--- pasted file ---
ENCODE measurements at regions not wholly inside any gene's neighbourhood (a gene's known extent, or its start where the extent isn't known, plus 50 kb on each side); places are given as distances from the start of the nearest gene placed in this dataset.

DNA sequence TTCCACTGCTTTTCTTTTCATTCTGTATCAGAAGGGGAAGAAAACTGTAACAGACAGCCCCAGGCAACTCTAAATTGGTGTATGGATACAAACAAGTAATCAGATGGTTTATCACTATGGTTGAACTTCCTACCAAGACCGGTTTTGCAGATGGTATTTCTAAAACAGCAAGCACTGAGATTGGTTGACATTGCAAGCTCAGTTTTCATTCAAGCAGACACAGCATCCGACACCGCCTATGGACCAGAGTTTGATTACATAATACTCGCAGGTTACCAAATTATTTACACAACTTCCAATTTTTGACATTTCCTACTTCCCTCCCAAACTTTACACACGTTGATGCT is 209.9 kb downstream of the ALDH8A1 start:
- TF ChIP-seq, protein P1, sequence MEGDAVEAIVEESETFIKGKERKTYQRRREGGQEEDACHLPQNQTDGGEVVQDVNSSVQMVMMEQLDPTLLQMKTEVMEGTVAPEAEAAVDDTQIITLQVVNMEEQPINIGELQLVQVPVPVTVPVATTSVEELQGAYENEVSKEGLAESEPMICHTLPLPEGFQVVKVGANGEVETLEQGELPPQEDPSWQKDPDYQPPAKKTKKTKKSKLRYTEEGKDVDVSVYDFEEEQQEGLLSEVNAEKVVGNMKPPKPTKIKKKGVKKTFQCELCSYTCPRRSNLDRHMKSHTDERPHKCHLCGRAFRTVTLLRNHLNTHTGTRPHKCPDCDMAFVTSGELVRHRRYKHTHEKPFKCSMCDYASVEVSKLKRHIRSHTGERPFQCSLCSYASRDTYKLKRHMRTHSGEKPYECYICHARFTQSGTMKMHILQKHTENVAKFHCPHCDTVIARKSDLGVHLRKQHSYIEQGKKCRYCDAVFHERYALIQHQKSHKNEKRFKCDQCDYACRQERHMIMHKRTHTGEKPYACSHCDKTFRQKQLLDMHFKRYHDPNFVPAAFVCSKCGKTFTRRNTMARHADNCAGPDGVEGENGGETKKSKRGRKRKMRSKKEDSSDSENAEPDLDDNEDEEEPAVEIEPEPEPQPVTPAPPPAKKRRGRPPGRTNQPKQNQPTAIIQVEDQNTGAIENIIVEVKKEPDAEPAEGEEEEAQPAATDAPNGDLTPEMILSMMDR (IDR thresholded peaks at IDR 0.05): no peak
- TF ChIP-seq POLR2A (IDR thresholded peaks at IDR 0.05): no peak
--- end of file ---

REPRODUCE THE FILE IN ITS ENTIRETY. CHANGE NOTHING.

ENCODE measurements at regions not wholly inside any gene's neighbourhood (a gene's known extent, or its start where the extent isn't known, plus 50 kb on each side); places are given as distances from the start of the nearest gene placed in this dataset.

DNA sequence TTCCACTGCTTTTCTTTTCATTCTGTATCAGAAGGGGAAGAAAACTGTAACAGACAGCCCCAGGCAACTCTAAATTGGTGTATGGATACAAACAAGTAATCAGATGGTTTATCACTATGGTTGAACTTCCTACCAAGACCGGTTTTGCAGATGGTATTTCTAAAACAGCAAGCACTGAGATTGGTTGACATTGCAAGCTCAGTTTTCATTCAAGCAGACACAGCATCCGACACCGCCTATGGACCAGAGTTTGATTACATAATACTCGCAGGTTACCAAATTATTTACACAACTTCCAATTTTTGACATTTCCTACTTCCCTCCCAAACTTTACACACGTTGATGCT is 209.9 kb downstream of the ALDH8A1 start:
- TF ChIP-seq, protein P1, sequence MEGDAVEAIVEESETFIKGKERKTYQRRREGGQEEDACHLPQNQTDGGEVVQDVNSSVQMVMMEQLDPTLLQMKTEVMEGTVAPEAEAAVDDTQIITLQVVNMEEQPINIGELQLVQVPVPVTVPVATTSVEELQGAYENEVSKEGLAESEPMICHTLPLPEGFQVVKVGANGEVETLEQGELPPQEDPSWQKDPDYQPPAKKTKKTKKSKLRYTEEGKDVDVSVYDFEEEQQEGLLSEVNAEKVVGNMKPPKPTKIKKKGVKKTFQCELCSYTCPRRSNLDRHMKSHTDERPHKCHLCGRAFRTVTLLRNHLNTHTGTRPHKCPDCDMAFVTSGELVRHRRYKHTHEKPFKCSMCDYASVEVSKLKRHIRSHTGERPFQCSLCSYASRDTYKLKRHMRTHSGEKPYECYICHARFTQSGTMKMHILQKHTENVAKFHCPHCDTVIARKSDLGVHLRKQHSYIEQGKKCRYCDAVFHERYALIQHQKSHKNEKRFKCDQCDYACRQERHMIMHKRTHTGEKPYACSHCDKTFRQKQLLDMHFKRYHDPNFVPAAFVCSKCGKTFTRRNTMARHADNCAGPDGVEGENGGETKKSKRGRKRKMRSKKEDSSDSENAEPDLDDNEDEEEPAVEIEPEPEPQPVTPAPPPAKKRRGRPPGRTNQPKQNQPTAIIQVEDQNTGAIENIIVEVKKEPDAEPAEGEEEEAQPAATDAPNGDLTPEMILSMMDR (IDR thresholded peaks at IDR 0.05): no peak
- TF ChIP-seq POLR2A (IDR thresholded peaks at IDR 0.05): no peak